For the President of the Financial Commission:
  • Cl. Sergent
  • W. W.
  • S. S.
  • G. C.
  • A. J. B.

Appendix IV to CF–76

Rough Translation of Original French Draft Read by M. Clémentel this Morning (not adopted)

Note in Reply to Paragraph 1 of the Letter Addressed to the President of the Peace Conference by the German Delegation on 20th June, 191927

The declarations submitted in the Memorandum on Page 7, on the one hand, and on Pages 42 and 43 on the other hand, are mutually complementary.

The Covenant of the League of Nations declares that the members of the League will take all necessary measures to secure and maintain freedom of communications and of transit, in addition to equitable treatment for the commerce of all the members of the League, and Germany will certainly benefit by these measures, as soon as she is admitted into the League, in so far as the special conditions of the transition period permit. These special conditions are set out on Page 42 and explain the refusal to Germany of reciprocity for clauses 264–267, 323 and 327 during a period of at least five years.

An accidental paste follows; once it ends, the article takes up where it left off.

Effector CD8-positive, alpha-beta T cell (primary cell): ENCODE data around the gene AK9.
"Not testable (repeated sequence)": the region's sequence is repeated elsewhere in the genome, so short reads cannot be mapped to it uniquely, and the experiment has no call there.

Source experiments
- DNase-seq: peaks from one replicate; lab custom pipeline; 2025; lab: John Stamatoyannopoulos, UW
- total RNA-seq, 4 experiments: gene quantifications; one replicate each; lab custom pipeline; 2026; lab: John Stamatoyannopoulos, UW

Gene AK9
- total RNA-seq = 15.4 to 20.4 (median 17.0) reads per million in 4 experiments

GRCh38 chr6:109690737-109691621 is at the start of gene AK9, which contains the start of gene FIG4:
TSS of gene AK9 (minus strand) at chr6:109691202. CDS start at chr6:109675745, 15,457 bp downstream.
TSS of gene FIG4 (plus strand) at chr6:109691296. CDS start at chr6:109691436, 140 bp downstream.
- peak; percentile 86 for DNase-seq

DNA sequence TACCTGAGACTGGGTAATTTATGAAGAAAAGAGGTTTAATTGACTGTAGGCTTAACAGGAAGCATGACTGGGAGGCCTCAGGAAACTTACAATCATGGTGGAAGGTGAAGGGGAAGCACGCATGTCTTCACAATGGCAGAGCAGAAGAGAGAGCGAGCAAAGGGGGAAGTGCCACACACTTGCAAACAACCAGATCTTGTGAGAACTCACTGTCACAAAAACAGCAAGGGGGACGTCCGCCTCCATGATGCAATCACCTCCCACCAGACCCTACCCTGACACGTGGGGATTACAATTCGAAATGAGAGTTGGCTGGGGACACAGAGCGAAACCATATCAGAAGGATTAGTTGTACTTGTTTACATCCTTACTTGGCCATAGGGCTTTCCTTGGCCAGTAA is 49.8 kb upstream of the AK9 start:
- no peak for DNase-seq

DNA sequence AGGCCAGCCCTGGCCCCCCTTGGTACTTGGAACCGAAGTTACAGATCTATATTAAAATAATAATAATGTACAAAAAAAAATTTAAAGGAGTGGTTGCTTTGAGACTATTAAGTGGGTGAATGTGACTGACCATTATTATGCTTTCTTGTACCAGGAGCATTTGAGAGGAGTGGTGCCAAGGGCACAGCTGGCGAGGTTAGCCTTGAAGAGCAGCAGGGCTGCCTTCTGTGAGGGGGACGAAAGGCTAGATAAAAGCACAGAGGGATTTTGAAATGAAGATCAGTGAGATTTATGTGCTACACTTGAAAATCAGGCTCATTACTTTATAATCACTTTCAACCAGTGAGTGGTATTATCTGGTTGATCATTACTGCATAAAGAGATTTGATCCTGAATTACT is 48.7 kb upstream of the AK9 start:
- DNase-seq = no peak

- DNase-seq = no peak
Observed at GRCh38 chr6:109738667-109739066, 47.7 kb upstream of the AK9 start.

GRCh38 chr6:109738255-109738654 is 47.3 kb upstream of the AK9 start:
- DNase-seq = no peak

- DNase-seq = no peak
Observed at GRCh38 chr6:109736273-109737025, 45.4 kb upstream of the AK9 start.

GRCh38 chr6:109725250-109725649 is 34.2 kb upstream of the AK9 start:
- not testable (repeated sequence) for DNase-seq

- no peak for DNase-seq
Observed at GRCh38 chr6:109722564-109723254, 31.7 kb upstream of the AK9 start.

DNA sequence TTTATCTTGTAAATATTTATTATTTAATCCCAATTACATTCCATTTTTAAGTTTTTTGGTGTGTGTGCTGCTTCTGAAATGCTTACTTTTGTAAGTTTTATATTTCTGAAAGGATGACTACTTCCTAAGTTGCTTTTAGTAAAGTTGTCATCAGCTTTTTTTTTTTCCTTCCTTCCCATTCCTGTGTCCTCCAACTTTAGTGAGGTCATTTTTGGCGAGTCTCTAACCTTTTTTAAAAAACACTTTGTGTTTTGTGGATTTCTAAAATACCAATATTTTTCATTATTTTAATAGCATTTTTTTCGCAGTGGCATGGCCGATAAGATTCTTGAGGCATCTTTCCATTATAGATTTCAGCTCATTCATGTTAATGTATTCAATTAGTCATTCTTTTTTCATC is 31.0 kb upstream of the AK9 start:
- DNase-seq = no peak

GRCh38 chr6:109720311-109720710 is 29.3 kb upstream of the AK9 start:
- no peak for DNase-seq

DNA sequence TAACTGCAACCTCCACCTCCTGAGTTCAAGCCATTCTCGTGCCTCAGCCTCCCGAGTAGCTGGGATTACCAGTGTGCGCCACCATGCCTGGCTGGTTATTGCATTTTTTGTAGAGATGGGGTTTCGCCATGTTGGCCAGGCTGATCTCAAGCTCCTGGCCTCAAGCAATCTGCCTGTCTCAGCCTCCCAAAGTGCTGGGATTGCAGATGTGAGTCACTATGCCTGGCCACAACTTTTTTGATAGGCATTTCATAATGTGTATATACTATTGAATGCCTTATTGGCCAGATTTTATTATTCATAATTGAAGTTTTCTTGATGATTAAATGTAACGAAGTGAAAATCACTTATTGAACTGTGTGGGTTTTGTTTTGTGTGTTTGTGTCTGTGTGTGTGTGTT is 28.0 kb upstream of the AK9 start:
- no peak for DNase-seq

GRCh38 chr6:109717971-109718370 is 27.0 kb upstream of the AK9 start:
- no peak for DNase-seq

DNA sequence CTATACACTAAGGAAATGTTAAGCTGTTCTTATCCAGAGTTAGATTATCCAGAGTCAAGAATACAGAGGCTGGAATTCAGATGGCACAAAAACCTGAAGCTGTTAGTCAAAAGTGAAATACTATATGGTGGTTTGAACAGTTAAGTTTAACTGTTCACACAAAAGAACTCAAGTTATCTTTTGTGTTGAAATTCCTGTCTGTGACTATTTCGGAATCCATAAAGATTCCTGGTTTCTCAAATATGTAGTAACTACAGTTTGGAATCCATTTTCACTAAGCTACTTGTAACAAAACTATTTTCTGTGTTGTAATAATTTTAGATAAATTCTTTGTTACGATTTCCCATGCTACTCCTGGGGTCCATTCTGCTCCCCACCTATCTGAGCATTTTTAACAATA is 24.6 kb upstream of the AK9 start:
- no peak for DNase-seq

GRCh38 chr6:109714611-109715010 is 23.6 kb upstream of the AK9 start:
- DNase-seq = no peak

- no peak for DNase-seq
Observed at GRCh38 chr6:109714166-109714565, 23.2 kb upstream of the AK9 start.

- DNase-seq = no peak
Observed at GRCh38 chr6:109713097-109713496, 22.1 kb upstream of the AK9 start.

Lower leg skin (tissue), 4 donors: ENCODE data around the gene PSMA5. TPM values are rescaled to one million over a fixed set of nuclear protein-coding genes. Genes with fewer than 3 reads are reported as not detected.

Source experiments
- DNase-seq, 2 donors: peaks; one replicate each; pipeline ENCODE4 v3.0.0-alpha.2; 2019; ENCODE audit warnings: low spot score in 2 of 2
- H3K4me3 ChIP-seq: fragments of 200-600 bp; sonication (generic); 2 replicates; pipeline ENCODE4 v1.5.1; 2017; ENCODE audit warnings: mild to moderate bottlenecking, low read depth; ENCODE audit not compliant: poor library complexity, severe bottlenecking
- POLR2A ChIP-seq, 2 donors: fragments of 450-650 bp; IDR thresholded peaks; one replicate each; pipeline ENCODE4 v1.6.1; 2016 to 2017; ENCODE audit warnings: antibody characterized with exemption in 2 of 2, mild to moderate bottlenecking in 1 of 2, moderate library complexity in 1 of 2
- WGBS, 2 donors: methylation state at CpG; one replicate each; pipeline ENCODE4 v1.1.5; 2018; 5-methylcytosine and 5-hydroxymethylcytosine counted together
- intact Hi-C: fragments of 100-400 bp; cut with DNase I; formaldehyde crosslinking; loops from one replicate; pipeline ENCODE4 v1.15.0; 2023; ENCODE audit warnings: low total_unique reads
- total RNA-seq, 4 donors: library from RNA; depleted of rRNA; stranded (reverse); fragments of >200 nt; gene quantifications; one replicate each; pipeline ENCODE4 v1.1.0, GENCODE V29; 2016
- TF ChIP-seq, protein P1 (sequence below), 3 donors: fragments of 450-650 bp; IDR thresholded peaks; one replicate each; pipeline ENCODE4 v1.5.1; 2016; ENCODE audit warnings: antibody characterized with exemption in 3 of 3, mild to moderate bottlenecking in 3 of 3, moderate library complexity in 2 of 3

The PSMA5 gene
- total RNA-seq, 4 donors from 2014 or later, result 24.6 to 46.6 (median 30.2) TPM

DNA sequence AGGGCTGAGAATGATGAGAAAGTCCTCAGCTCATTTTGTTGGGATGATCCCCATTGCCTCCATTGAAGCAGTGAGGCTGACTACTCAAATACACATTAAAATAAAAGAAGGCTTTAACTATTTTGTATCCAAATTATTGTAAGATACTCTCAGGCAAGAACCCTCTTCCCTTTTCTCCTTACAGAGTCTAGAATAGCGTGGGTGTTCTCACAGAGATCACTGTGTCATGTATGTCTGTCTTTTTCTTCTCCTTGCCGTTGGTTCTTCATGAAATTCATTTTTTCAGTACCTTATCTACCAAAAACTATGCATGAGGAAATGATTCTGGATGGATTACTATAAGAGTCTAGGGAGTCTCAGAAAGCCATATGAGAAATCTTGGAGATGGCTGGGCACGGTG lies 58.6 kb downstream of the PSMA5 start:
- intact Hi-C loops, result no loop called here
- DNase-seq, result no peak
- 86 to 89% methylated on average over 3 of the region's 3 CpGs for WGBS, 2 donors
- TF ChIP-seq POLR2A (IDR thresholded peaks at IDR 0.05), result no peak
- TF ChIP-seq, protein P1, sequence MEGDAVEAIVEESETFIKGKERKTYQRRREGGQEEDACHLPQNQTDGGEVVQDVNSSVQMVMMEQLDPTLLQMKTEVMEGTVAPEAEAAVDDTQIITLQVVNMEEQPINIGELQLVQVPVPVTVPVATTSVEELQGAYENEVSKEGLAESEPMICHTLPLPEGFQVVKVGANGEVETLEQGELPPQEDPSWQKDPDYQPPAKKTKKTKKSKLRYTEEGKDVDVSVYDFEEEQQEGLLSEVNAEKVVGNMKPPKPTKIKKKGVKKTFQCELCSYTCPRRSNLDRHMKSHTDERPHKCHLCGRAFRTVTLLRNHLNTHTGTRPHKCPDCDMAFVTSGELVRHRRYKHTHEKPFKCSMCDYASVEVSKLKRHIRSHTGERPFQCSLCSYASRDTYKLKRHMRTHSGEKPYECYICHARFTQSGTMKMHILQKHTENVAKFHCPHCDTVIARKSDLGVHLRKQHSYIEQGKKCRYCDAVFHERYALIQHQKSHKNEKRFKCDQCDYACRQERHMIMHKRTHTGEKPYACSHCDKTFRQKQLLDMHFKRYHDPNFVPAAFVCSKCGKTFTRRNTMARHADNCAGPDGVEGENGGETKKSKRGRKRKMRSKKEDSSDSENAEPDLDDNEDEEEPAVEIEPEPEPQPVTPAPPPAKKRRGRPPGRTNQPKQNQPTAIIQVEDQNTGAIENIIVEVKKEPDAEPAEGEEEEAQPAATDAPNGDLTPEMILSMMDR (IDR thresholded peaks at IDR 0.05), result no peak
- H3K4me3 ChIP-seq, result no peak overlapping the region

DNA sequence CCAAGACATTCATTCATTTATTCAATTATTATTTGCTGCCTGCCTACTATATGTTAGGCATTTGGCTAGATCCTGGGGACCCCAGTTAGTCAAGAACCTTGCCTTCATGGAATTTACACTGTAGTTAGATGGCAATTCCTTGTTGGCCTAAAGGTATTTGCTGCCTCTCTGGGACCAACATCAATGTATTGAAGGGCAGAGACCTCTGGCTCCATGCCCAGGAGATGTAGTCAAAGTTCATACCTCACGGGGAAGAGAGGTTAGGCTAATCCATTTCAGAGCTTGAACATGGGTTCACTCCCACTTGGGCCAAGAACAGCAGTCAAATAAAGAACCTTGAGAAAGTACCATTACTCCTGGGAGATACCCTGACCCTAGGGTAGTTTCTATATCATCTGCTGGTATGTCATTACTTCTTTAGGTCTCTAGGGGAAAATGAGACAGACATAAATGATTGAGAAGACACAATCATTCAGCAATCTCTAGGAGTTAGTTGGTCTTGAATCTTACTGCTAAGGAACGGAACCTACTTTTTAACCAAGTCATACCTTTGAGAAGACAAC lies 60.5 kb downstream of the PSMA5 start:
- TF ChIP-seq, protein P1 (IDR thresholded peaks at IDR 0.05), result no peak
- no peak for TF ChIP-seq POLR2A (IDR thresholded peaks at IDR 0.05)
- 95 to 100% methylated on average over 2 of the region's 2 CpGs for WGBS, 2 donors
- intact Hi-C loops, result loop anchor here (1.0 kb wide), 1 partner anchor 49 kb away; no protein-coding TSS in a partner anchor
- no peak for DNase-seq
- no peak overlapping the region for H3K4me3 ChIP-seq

The provisions of these clauses are reparation measures, as was expressly laid down in the Memorandum, and Germany’s admission [Page 567]to the League of Nations will not relax in the slightest degree her obligation to carry out these measures.

If the period of five years, during which these clauses shall not be reciprocal in effect, was considered as the minimum, and if provision was made in certain cases for a prolongation of the period by the League of Nations, this is still in conformity with the spirit and the letter of the Covenant of the League of Nations, which provides (Article 23, paragraph e, already mentioned) that the special necessities of the regions devastated during the war of 1914–1918 shall be borne in mind.